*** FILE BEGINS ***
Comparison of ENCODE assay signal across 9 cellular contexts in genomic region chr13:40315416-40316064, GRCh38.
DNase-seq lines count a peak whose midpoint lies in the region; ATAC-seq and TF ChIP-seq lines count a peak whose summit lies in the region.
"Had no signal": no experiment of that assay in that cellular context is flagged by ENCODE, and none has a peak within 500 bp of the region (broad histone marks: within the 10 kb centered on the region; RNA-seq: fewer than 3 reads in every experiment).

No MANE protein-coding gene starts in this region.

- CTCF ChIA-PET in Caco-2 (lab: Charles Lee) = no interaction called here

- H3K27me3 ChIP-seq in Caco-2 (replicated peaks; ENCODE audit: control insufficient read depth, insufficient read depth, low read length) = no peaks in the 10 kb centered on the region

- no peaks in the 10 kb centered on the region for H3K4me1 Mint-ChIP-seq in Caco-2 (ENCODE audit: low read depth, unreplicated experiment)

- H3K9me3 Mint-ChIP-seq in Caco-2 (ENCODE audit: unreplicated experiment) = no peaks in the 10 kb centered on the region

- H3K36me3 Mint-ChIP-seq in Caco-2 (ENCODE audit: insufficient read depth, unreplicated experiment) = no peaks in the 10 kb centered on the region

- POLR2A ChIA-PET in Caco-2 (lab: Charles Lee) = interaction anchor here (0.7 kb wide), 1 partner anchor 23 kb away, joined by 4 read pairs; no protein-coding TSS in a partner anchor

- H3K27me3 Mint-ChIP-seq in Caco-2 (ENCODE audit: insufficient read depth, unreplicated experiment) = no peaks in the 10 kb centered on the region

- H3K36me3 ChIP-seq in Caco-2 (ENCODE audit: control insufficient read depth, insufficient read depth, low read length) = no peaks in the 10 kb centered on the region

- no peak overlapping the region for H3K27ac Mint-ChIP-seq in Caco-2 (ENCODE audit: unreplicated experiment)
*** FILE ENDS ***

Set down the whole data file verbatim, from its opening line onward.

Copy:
Comparison of ENCODE assay signal across 9 cellular contexts in genomic region chr13:40315416-40316064, GRCh38.
DNase-seq lines count a peak whose midpoint lies in the region; ATAC-seq and TF ChIP-seq lines count a peak whose summit lies in the region.
"Had no signal": no experiment of that assay in that cellular context is flagged by ENCODE, and none has a peak within 500 bp of the region (broad histone marks: within the 10 kb centered on the region; RNA-seq: fewer than 3 reads in every experiment).

No MANE protein-coding gene starts in this region.

- CTCF ChIA-PET in Caco-2 (lab: Charles Lee) = no interaction called here

- H3K27me3 ChIP-seq in Caco-2 (replicated peaks; ENCODE audit: control insufficient read depth, insufficient read depth, low read length) = no peaks in the 10 kb centered on the region

- no peaks in the 10 kb centered on the region for H3K4me1 Mint-ChIP-seq in Caco-2 (ENCODE audit: low read depth, unreplicated experiment)

- H3K9me3 Mint-ChIP-seq in Caco-2 (ENCODE audit: unreplicated experiment) = no peaks in the 10 kb centered on the region

- H3K36me3 Mint-ChIP-seq in Caco-2 (ENCODE audit: insufficient read depth, unreplicated experiment) = no peaks in the 10 kb centered on the region

- POLR2A ChIA-PET in Caco-2 (lab: Charles Lee) = interaction anchor here (0.7 kb wide), 1 partner anchor 23 kb away, joined by 4 read pairs; no protein-coding TSS in a partner anchor

- H3K27me3 Mint-ChIP-seq in Caco-2 (ENCODE audit: insufficient read depth, unreplicated experiment) = no peaks in the 10 kb centered on the region

- H3K36me3 ChIP-seq in Caco-2 (ENCODE audit: control insufficient read depth, insufficient read depth, low read length) = no peaks in the 10 kb centered on the region

- no peak overlapping the region for H3K27ac Mint-ChIP-seq in Caco-2 (ENCODE audit: unreplicated experiment)